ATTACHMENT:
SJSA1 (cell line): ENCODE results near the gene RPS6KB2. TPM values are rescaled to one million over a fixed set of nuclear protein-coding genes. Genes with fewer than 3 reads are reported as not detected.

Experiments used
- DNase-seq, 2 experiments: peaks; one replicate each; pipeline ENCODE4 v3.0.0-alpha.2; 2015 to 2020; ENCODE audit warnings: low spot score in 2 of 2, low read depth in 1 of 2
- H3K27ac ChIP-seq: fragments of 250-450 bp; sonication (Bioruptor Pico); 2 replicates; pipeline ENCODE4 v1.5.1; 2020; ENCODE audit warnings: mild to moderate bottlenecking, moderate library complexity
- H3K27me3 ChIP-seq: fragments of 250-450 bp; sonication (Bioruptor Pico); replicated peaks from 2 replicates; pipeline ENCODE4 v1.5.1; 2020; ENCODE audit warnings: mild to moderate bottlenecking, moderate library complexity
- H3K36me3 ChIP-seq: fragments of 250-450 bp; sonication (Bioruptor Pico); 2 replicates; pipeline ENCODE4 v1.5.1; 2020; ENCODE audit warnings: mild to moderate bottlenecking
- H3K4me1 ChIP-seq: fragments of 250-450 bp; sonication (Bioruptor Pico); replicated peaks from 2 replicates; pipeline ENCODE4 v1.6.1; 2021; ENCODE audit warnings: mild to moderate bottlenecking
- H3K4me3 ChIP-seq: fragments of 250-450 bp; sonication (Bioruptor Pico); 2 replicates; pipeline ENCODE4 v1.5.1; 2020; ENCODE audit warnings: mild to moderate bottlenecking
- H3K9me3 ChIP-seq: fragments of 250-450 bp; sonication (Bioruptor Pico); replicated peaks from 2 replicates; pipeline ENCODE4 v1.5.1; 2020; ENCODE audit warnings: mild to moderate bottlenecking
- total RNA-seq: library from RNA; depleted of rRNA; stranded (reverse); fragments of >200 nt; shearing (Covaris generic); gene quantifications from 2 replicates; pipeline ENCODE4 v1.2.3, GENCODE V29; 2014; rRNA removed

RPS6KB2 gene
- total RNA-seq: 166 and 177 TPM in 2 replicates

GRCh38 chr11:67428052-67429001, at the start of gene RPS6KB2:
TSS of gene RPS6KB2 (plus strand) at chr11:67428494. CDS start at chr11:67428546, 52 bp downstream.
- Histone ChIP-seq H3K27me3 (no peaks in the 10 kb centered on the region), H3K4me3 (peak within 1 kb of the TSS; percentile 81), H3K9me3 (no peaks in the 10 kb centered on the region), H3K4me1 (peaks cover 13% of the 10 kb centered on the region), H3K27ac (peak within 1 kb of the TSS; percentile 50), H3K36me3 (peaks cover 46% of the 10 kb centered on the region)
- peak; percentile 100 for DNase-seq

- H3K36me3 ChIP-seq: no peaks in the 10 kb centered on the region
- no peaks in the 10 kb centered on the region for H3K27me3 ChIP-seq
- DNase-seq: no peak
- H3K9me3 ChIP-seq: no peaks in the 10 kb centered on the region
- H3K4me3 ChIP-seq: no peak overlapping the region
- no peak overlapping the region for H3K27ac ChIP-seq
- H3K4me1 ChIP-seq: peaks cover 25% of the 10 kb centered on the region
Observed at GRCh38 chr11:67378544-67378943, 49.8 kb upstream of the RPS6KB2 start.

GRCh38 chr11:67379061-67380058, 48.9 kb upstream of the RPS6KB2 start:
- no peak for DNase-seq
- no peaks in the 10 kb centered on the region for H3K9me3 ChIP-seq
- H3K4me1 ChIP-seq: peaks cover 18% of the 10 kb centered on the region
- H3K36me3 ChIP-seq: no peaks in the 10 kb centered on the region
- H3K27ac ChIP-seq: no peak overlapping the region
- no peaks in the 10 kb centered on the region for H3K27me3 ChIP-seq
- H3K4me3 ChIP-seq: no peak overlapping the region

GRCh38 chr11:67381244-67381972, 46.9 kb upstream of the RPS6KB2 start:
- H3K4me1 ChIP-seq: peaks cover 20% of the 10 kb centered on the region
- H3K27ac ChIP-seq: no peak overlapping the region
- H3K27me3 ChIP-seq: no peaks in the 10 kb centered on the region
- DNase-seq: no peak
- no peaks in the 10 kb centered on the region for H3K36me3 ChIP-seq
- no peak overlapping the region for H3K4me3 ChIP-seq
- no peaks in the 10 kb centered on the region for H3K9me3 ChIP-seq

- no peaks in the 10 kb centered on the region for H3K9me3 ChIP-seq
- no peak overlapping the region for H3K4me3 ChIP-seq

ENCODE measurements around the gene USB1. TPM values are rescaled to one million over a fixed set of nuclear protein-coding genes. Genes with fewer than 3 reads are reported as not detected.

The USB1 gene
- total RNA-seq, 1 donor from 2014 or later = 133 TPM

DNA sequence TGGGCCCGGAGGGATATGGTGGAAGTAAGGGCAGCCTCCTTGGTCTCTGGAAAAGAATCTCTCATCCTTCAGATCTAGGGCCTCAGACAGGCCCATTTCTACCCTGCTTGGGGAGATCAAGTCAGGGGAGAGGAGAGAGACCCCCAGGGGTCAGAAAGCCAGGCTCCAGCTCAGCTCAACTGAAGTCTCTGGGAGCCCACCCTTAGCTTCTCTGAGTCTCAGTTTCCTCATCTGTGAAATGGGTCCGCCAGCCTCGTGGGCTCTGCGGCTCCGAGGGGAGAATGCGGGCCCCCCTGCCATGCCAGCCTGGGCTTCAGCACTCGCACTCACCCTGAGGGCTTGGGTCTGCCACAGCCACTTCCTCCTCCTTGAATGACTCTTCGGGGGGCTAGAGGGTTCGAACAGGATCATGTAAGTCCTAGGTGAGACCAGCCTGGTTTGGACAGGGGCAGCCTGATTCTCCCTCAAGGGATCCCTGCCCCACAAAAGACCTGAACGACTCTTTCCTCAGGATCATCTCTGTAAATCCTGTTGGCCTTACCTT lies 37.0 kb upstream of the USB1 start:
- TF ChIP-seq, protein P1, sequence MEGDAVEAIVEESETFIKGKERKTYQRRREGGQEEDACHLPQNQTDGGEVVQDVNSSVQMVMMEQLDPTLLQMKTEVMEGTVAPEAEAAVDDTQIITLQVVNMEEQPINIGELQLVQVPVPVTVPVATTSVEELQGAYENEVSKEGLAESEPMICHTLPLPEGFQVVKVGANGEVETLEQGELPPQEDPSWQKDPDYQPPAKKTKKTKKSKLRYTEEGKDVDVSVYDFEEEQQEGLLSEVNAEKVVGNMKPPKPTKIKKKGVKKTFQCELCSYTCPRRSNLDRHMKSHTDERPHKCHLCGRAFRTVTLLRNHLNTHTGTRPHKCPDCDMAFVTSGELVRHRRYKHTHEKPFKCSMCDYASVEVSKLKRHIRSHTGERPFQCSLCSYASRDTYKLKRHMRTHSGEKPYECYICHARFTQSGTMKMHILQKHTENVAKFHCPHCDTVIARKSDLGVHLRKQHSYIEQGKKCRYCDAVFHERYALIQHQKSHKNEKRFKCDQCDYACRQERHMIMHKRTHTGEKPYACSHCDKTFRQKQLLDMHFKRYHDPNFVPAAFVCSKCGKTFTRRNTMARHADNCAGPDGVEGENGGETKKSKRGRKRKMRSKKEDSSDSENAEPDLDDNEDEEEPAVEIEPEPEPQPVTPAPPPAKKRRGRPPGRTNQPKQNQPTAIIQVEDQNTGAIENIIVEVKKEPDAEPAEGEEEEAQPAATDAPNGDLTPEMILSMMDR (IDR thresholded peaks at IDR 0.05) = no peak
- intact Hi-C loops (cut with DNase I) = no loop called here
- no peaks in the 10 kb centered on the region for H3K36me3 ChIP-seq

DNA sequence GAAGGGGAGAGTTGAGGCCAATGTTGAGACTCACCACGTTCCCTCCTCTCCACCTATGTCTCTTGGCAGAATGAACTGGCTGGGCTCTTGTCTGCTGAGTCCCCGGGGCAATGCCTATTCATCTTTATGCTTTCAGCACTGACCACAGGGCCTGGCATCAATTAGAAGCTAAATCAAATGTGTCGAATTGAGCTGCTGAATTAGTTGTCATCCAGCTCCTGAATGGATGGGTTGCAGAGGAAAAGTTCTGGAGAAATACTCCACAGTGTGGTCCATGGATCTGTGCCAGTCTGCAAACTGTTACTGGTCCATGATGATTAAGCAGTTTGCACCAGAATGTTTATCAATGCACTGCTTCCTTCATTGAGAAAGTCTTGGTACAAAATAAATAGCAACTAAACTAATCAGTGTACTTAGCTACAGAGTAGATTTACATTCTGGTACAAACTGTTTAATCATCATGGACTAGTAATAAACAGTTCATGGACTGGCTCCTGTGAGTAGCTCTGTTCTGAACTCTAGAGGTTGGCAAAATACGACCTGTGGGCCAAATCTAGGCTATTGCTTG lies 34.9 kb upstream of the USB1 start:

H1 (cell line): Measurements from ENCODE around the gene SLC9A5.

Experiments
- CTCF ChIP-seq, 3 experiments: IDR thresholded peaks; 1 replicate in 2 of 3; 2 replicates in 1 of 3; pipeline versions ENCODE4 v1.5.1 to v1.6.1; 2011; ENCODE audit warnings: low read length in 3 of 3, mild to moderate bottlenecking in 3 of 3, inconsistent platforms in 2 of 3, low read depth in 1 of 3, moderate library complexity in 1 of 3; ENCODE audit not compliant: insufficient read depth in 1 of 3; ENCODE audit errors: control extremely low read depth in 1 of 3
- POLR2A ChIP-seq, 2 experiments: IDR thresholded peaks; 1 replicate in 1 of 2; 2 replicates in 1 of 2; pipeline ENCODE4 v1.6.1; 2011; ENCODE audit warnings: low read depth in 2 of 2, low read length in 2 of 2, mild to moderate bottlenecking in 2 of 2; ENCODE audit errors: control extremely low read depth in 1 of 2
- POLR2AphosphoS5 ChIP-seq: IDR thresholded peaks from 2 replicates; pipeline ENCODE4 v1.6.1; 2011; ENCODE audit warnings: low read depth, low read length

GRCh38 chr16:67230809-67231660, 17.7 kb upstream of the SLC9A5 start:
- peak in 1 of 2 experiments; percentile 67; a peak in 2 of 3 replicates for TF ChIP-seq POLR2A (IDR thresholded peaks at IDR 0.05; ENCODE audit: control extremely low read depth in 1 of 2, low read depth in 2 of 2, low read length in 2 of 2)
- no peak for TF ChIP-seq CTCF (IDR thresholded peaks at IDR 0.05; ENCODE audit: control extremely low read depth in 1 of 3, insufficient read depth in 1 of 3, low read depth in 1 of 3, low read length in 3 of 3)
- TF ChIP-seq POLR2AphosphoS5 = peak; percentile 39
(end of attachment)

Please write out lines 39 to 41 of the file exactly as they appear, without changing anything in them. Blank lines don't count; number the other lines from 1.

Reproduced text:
- no peak overlapping the region for H3K4me3 ChIP-seq
- no peaks in the 10 kb centered on the region for H3K9me3 ChIP-seq

- no peaks in the 10 kb centered on the region for H3K9me3 ChIP-seq